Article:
Economic Update 7-15-2019
- Economic news for the week included a slightly stronger-than-expected consumer price inflation reading, mixed jobless claims, and slightly weaker government job openings. The minutes from the June FOMC meeting noted some economic concerns and raised expectations for possible interest rate cuts sooner than later.
- U.S. equity markets fared well in the U.S., led by a variety of sectors, outperforming foreign stocks, which largely ended in the negative for the week. Bonds lost ground globally as interest rates ticked higher. Commodities gained in almost all segments, led by energy due to oil prices rising back above $60.
U.S. stocks began the week lower, a reversal of the optimism of prior weeks concerning perceived probabilities for the Fed lowering rates at one or more of their upcoming policy meetings. Instead, concerns over the recent strong jobs report and other indicators showing more positive results point to the rate-cut story being less of a given. However, stocks improved and the Dow Jones Industrial Average and S&P 500 each reached historical milestones of 27,000 and 3,000, respectively, which have tended to be a positive from a sentiment perspective. Since the national media tends to acknowledge such things as headline news, the ‘fear of missing out’ can sometimes spur hesitant retail investors on the sidelines to reconsider and allocate towards equities.
By sector, energy recovered sharply, followed by consumer discretionary up nearly 2% for the week, while health care lost the most ground, of over a percent. The latter was affected by mixed results for various sub-sectors following the administration’s proposed plans for lowering drug prices through changes in rebates to pharmacy benefit managers. Conversely, small cap stocks lost ground again, although year-to-date results remain in competitive territory with large caps. Earnings season for Q2 begins this coming week, with some mixed results expected, and could weigh on equity sentiment in the absence of higher-level macro news, such as trade.
Foreign stocks generally lost ground across the board last week, despite the positive influence of a slightly weaker dollar. Emerging markets tended to fare better than Europe, the U.K. and Japan—which all performed similarly. Despite a greater likelihood of stimulus by the ECB, the positive of lower rates appeared to be outweighed by sparks of U.S.-European tariff tensions. Notably, France imposed a 3% digital tax on global technology companies (most of the impact being felt by firms from the U.S.).
U.S. bonds lost ground last week as interest rates ticked higher across the yield curve, with the market experiencing a bit less conviction about the Fed dramatically lowering rates in coming months. Governments and corporates in the U.S. fared similarly, while high yield and senior loans outperformed, with flattish results. Despite a weaker dollar, which tends to be a positive influence on foreign bonds especially, with today’s extremely low yields, developed market debt fared as poorly as U.S. bonds, although emerging market local bonds earned a positive return on the week.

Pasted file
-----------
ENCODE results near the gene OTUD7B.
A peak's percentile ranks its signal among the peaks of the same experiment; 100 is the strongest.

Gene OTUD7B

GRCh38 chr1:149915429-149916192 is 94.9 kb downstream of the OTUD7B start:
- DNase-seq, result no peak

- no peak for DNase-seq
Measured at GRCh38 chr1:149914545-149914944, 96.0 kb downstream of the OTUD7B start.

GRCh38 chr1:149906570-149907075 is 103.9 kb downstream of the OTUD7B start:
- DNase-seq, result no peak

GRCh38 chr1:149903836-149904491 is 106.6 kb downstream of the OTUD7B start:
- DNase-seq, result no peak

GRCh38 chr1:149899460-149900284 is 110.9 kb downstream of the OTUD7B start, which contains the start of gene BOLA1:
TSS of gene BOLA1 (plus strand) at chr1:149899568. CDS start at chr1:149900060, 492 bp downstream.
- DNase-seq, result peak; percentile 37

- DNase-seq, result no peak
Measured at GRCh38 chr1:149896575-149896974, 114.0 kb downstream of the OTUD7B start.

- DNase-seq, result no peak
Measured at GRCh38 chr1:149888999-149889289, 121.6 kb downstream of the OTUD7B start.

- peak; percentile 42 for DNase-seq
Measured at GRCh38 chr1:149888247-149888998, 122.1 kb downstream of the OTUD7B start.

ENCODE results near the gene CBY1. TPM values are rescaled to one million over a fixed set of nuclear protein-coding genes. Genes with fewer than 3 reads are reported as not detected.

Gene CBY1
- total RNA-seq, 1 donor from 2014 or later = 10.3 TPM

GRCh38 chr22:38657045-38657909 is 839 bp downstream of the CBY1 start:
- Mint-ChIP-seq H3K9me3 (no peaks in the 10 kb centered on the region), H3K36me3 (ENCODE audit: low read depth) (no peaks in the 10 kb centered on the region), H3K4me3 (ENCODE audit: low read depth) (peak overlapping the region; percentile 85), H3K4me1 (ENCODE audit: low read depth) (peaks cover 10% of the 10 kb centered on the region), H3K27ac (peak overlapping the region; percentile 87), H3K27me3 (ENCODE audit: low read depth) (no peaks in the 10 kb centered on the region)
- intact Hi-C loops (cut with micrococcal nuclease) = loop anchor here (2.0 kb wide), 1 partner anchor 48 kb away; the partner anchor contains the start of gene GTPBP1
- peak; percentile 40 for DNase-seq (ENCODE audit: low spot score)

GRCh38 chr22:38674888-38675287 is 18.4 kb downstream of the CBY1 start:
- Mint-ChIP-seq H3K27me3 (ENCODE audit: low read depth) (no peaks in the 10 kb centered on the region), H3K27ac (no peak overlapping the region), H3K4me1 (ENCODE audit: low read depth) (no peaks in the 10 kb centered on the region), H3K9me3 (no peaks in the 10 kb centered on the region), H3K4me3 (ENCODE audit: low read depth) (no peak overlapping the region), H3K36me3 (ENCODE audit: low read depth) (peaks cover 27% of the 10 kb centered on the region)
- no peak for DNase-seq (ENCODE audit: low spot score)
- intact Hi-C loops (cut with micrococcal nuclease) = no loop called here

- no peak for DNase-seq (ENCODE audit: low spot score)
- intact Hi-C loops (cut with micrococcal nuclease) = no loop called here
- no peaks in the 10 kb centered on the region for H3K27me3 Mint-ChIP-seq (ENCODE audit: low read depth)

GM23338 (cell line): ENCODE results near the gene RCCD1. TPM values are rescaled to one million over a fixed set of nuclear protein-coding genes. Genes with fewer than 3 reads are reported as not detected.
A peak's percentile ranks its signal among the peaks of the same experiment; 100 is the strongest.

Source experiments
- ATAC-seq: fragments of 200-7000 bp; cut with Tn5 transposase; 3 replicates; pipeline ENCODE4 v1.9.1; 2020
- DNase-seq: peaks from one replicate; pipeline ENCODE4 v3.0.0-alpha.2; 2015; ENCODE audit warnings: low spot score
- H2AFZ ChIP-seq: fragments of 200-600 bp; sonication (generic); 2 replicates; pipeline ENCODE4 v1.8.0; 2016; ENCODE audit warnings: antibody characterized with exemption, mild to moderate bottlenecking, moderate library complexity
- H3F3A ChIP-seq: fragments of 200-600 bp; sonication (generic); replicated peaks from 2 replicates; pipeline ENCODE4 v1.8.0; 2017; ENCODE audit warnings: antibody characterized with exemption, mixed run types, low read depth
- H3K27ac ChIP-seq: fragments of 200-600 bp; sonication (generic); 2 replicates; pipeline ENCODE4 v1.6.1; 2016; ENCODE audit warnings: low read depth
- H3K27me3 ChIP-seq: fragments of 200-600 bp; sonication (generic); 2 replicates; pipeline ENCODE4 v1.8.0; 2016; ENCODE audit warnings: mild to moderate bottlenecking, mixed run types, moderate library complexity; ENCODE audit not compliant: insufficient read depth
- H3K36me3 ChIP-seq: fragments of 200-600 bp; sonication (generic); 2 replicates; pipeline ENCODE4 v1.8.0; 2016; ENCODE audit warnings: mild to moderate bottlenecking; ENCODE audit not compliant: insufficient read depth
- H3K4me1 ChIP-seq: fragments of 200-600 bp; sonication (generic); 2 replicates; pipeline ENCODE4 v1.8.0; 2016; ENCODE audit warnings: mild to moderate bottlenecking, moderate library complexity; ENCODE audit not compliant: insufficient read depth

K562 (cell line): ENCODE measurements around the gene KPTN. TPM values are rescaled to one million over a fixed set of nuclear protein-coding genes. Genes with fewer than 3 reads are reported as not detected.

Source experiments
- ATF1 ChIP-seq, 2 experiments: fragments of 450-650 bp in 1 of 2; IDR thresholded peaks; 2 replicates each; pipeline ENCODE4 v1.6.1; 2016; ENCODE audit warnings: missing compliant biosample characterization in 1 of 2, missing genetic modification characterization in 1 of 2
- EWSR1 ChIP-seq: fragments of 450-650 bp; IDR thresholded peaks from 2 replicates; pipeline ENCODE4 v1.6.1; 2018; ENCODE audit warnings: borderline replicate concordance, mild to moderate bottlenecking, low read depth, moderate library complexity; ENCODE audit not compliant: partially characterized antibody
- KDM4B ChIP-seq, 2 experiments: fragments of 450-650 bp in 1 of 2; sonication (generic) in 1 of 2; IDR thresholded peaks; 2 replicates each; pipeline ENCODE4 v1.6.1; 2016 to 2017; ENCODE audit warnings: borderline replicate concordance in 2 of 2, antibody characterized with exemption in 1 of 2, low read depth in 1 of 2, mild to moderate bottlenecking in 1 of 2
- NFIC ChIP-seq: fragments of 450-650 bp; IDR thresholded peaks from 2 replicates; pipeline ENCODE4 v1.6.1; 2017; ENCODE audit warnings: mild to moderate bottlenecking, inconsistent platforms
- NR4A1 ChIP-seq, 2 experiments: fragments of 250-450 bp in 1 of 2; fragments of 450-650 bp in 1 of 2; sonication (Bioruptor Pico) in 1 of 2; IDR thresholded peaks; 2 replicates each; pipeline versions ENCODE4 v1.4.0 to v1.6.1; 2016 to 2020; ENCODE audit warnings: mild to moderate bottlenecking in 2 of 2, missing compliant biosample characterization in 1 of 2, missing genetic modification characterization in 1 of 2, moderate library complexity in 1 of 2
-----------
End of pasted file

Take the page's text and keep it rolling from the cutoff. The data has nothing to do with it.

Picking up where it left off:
If the environment for foreign bonds weren’t strange enough, with all-time low yields for 10-year German debt reaching -0.40%, they’ve been floating the idea of a 100-year zero-coupon bond. In recent weeks, Austria issued a similar security (locking a rate of 1.05% coming century), with German yield largely expected to be somewhere around 0.7%. This is far below the ECB inflation target of 2%, so the assumption is that the German government (not bondholders) would be paid in real terms for borrowing money over that period. Needless to say, this is very strange thing.
Commodities performed positively for the week, with gains in all major segments. Energy fared best with the price of crude oil rising by nearly 5% to just over $60/barrel. The increase was largely due to the U.S. oil inventory report showing far lower levels than anticipated, in addition to questions over whether the U.S. will extend waivers for U.S. companies to continue to operate in Venezuela—a major producer.
|Period ending 7/12/2019||1 Week (%)||YTD (%)|
|BBgBarc U.S. Aggregate||-0.21||5.73|
|U.S. Treasury Yields||3 Mo.||2 Yr.||5 Yr.||10 Yr.||30 Yr.|
Sources: LSA Portfolio Analytics, American Association for Individual Investors (AAII), Associated Press, Barclays Capital, Bloomberg, Deutsche Bank, FactSet, Financial Times, Goldman Sachs, JPMorgan Asset Management, Kiplinger’s, Marketfield Asset Management, Minyanville, Morgan Stanley, MSCI, Morningstar, Northern Trust, Oppenheimer Funds, Payden & Rygel, PIMCO, Rafferty Capital Markets, LLC, Schroder’s, Standard & Poor’s, The Conference Board, Thomson Reuters, U.S. Bureau of Economic Analysis, U.S. Federal Reserve, Wells Capital Management, Yahoo!, Zacks Investment Research. Index performance is shown as total return, which includes dividends, with the exception of MSCI-EM, which is quoted as price return/excluding dividends. Performance for the MSCI-EAFE and MSCI-EM indexes is quoted in U.S. Dollar investor terms.
The information above has been obtained from sources considered reliable, but no representation is made as to its completeness, accuracy or timeliness. All information and opinions expressed are subject to change without notice. Information provided in this report is not intended to be, and should not be construed as, investment, legal or tax advice; and does not constitute an offer, or a solicitation of any offer, to buy or sell any security, investment or other product.